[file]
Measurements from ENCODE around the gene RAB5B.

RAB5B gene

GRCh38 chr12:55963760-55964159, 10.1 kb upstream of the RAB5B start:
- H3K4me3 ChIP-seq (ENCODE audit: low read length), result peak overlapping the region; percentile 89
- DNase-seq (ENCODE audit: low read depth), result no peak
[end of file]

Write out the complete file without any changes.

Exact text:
Measurements from ENCODE around the gene RAB5B.

RAB5B gene

GRCh38 chr12:55963760-55964159, 10.1 kb upstream of the RAB5B start:
- H3K4me3 ChIP-seq (ENCODE audit: low read length), result peak overlapping the region; percentile 89
- DNase-seq (ENCODE audit: low read depth), result no peak